Sister William Parmar, a member of the Carmelites of Charity of Vedruna, received the recognition for her work with the National Service Scheme. Her projects include public toilets, sewage canals, and waste treatment plants. Her work is inspired by the motto "Not me, but you".
New Delhi (AsiaNews) – A nun from the northeastern Indian state of Manipur received a special award from the President of India for her work on social issues and environmental protection within the government's National Service Scheme (NSS).
Active in the Swachh Bharath (Clean India) campaign, Sister William Parmar, a member of the Carmelites of Charity of Vedruna, received the award last Thursday from the hands of President Ram Nad Kovindh and Youth Affairs Minister Kiren Rijiju. The award was also given to 42 other recipients.
Sister Parmar, 39, is in charge of projects drafted and developed within the NSS, a government programme launched in 1969 under the aegis of the Ministry of Youth Affairs and Sports to develop the personality of students through community service.
The nun works at the Don Bosco Salesian College in Maram, Senapati district (Manipur) and has promoted several leading projects for the institute, such as public toilets, urinals, waiting sheds, sewage canals, waste treatment plants and ponds, and much more. One of the best projects is the manufacture of dust bins from bamboo and tin.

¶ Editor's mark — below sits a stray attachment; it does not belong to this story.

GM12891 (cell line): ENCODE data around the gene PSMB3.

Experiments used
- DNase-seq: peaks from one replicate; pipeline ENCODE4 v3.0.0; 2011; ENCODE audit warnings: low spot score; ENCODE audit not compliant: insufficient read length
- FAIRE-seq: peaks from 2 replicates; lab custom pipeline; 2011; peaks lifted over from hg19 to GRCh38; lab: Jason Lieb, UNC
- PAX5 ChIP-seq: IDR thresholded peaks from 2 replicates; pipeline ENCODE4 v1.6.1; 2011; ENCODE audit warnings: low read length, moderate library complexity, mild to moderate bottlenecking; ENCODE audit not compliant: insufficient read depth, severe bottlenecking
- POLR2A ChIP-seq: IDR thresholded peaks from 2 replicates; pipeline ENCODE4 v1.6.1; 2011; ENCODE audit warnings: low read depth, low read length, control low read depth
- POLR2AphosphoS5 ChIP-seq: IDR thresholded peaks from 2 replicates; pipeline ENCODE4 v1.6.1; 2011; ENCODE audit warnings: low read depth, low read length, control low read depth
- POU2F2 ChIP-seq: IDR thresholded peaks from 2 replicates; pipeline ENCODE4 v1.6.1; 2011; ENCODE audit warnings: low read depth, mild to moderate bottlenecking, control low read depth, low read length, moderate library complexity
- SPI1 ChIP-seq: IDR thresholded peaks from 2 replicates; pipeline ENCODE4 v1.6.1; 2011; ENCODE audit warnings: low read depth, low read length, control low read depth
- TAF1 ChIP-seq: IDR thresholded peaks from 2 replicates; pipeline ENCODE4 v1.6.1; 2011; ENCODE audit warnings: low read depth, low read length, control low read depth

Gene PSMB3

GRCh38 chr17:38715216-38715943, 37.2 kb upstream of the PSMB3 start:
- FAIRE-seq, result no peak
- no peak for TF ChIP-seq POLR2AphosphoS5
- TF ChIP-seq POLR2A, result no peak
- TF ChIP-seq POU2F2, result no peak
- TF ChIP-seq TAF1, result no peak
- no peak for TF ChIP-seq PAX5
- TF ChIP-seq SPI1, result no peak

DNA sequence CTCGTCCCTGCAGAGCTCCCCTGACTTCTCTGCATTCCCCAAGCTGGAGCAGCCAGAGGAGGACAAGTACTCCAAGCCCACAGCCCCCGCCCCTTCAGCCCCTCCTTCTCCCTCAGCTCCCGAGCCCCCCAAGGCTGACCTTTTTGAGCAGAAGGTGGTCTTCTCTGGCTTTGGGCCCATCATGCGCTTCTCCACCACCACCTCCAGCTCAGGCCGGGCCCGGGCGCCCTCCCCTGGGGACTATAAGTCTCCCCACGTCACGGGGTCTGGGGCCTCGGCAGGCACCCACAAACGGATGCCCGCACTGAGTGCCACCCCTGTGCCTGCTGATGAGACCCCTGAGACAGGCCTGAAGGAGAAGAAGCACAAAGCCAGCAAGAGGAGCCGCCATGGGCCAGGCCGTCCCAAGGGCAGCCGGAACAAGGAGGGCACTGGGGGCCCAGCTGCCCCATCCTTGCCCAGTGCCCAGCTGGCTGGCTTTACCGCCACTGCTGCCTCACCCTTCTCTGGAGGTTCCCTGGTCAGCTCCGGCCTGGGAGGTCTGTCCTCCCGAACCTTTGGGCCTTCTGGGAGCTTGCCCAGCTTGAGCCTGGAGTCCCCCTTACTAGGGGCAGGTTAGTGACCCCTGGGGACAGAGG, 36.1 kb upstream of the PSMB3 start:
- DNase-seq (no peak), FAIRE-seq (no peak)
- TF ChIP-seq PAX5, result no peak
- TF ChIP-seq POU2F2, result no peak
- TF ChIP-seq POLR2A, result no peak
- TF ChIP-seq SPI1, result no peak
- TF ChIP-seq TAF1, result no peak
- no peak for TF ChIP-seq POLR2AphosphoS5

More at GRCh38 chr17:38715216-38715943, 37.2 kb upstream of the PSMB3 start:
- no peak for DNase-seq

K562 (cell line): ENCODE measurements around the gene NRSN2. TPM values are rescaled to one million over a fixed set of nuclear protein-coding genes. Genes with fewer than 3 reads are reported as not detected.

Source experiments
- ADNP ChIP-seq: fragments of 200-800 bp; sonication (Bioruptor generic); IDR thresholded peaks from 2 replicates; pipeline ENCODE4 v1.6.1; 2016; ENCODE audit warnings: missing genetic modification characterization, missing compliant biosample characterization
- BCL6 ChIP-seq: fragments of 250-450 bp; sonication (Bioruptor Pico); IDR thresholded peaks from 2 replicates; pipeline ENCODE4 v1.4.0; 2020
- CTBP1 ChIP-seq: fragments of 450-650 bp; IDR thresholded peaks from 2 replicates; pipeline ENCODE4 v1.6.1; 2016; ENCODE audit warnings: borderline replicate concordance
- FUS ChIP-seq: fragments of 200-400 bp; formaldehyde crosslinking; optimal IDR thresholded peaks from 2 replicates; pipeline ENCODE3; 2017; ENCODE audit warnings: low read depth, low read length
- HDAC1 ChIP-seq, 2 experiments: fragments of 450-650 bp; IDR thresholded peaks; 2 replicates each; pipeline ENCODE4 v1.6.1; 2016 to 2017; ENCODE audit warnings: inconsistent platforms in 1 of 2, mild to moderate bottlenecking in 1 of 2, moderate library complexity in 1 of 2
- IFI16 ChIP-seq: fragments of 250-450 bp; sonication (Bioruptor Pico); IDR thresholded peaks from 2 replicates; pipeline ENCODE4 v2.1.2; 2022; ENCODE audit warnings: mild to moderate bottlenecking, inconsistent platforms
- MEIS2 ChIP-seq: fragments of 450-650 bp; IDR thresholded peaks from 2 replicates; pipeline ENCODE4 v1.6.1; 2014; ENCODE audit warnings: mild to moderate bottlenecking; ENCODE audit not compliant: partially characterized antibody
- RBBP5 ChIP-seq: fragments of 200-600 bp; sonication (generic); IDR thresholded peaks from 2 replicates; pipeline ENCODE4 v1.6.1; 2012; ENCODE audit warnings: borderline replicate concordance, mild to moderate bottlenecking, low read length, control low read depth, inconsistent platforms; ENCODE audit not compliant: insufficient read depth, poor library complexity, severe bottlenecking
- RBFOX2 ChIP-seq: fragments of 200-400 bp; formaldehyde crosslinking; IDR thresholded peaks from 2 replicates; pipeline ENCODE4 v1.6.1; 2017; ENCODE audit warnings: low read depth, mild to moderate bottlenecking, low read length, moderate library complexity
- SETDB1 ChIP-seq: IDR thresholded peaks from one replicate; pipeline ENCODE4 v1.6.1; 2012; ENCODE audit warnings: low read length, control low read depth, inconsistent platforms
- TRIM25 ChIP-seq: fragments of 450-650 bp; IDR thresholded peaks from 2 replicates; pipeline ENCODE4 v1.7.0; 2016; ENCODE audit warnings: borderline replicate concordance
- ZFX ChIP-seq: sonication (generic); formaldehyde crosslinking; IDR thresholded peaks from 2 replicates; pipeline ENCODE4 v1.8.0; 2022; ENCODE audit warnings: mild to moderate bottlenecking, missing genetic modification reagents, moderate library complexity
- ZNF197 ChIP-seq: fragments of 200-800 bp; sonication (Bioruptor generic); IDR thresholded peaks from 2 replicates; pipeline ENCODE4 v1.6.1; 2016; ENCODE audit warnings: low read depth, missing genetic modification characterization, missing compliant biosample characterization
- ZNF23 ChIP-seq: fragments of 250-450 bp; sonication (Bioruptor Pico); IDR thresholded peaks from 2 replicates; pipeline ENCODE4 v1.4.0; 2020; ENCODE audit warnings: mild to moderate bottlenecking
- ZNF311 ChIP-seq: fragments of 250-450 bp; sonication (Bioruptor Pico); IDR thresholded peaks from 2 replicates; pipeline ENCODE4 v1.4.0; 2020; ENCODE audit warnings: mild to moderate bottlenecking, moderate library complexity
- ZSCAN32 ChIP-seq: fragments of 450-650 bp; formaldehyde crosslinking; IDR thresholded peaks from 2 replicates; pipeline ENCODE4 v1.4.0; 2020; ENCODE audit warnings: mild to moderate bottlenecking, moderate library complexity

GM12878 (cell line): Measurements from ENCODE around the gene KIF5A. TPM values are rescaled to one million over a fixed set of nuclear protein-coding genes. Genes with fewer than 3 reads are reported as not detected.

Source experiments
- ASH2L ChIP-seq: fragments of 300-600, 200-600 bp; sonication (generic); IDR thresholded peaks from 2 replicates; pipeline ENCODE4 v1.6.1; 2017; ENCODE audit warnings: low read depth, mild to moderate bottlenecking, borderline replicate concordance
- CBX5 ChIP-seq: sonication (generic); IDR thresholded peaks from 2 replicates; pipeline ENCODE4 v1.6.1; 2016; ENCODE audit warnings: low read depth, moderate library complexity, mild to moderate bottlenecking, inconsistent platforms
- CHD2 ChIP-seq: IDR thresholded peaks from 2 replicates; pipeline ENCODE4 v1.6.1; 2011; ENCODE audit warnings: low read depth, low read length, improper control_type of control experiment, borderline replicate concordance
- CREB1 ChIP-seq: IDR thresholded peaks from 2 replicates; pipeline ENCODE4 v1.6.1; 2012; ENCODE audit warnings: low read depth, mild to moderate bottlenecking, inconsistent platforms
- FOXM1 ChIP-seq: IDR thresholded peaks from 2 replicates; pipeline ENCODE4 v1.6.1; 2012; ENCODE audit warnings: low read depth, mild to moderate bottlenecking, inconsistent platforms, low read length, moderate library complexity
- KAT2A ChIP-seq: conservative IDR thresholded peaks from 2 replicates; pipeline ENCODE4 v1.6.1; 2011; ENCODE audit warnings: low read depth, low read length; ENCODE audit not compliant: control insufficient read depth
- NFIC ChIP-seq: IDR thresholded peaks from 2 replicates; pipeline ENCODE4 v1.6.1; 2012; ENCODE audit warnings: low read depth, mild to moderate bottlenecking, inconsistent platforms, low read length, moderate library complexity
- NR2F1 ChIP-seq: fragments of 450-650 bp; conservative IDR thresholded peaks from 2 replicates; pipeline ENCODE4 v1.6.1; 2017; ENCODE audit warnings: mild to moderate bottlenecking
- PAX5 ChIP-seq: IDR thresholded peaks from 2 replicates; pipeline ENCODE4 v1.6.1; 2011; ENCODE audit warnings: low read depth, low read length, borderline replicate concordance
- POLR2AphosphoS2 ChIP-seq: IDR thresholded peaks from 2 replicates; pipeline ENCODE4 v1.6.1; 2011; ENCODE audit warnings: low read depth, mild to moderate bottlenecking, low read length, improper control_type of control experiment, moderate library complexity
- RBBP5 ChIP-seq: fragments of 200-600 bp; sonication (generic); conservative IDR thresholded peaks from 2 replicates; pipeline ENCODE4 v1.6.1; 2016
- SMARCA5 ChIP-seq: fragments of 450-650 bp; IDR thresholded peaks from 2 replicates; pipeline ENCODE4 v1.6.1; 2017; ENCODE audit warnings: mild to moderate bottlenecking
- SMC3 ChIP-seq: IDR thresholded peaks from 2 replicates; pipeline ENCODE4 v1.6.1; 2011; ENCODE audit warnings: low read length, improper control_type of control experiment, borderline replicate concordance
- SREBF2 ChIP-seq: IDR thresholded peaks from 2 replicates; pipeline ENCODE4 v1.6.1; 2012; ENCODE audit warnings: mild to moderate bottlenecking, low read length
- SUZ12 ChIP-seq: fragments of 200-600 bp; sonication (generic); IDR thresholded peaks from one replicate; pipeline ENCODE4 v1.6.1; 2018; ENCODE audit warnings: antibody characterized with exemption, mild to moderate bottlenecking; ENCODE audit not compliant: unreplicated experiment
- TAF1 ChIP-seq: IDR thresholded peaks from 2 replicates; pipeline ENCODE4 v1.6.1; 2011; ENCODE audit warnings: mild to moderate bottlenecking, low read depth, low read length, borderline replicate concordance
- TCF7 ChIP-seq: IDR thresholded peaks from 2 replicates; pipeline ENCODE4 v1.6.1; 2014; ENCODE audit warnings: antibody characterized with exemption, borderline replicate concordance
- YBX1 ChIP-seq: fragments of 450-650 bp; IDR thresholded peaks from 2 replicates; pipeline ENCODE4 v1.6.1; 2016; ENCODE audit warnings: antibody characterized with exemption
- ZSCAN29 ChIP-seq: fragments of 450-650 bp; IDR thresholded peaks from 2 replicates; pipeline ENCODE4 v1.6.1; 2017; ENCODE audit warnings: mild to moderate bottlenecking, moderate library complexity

Her work is inspired by the motto "Not me, but you,” defined by a sense of altruism and the desire to serve one’s neighbours first of all, as her colleagues and teaching staff at the Don Bosco Salesian college can attest.
The nun has promoted activities in the fields of literacy among the poorest students, environmental protection by promoting the planting of 19,000 trees, health and personal hygiene, as well as the fight against HIV/AIDS and malaria.
Speaking to AsiaNews, Don Bosco Salesian College Dean Fr K O Sebastian stressed that "this is the third time that our college gets an award from the central government of India for valuable services rendered by the NSS unit of our college.”
In 2018, he explained, Sister Pramar was one of three winners of the Swachh Bharath Hero award, awarded by the Indian Prime Minister. The college "is located in a rural area, where some indigenous Manipur tribes predominate.”
The school plans to teach "with a missionary approach, keeping access to higher education equitable and affordable to the underprivileged, the marginalised and the deserving”.
"Sister Pramar,” Fr Sebastian noted, “was able to go beyond normal working conditions to provide dedicated community service to the tribal people living near the college, along with her teaching.”